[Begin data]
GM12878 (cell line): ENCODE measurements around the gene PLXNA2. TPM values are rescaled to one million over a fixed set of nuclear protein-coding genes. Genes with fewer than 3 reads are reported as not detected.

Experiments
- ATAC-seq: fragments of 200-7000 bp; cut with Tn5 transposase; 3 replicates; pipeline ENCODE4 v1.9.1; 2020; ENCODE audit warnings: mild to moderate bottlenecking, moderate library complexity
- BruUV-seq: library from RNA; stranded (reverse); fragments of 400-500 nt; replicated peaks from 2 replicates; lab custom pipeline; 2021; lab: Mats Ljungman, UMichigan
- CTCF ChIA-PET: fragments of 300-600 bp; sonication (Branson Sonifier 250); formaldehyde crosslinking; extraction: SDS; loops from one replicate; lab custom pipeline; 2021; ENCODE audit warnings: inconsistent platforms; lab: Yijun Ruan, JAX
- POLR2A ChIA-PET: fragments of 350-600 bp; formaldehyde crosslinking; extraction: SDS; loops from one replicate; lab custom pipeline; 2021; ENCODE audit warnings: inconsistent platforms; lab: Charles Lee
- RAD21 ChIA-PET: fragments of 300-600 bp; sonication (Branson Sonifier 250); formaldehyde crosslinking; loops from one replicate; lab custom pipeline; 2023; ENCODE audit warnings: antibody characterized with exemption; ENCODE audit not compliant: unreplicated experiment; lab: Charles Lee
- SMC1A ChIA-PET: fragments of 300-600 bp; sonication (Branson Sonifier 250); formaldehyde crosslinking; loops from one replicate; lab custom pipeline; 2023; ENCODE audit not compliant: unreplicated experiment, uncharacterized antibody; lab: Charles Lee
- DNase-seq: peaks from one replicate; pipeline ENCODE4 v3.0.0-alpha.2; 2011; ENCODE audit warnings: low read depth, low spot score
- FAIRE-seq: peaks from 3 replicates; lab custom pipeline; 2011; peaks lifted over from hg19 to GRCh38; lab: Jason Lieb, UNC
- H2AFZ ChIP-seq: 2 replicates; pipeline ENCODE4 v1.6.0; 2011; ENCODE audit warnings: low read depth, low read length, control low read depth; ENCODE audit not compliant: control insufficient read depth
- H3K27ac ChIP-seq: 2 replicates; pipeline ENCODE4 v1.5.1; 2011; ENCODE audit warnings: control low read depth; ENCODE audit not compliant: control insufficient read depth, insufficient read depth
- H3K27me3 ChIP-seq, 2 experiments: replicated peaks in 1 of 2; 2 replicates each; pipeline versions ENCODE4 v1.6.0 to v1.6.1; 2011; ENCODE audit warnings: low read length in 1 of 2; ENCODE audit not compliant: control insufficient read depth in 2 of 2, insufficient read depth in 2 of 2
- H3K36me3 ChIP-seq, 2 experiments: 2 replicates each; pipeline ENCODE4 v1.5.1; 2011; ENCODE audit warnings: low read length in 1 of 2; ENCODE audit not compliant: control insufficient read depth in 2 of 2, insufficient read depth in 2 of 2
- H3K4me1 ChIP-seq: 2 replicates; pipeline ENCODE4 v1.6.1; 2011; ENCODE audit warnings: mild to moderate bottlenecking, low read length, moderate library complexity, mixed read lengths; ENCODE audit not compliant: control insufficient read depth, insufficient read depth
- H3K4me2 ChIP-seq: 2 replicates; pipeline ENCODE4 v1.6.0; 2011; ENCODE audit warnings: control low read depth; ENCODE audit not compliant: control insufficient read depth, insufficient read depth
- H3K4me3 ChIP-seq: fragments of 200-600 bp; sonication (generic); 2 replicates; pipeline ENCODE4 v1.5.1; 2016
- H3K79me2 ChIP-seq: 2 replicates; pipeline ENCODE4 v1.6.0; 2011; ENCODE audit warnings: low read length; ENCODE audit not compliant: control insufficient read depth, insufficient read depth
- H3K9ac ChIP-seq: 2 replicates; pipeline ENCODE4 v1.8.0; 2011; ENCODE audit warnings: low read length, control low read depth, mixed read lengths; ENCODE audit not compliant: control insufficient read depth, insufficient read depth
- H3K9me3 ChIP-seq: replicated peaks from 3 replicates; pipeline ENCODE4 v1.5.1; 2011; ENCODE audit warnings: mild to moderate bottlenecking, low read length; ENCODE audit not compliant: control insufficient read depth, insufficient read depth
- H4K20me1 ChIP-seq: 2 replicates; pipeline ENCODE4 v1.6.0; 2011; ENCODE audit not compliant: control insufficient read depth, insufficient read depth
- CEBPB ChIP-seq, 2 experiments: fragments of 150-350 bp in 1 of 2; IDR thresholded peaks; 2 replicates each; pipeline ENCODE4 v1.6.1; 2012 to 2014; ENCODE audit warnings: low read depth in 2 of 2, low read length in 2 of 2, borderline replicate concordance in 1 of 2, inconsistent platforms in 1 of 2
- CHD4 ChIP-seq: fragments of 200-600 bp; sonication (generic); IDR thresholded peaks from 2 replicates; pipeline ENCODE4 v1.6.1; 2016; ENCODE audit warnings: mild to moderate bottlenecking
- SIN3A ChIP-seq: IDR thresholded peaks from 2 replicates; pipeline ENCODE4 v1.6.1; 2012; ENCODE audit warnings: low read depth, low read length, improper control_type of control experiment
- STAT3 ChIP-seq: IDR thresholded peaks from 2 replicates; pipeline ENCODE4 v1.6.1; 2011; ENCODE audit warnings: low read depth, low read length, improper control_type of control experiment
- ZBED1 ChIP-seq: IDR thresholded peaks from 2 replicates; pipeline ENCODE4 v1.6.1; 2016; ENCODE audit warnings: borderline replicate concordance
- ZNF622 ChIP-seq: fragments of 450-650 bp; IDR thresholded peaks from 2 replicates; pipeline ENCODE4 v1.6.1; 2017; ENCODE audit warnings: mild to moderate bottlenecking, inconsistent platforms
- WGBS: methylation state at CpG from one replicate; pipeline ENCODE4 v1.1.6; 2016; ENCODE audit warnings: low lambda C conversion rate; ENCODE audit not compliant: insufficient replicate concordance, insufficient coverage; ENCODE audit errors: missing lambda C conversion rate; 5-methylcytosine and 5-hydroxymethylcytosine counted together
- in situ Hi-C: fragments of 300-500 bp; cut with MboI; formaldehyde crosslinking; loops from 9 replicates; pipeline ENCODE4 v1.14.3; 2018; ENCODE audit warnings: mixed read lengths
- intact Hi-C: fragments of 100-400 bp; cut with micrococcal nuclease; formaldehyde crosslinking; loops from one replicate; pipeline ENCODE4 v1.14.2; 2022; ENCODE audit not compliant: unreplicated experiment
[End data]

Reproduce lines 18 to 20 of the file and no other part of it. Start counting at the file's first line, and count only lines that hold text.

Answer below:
- H3K79me2 ChIP-seq: 2 replicates; pipeline ENCODE4 v1.6.0; 2011; ENCODE audit warnings: low read length; ENCODE audit not compliant: control insufficient read depth, insufficient read depth
- H3K9ac ChIP-seq: 2 replicates; pipeline ENCODE4 v1.8.0; 2011; ENCODE audit warnings: low read length, control low read depth, mixed read lengths; ENCODE audit not compliant: control insufficient read depth, insufficient read depth
- H3K9me3 ChIP-seq: replicated peaks from 3 replicates; pipeline ENCODE4 v1.5.1; 2011; ENCODE audit warnings: mild to moderate bottlenecking, low read length; ENCODE audit not compliant: control insufficient read depth, insufficient read depth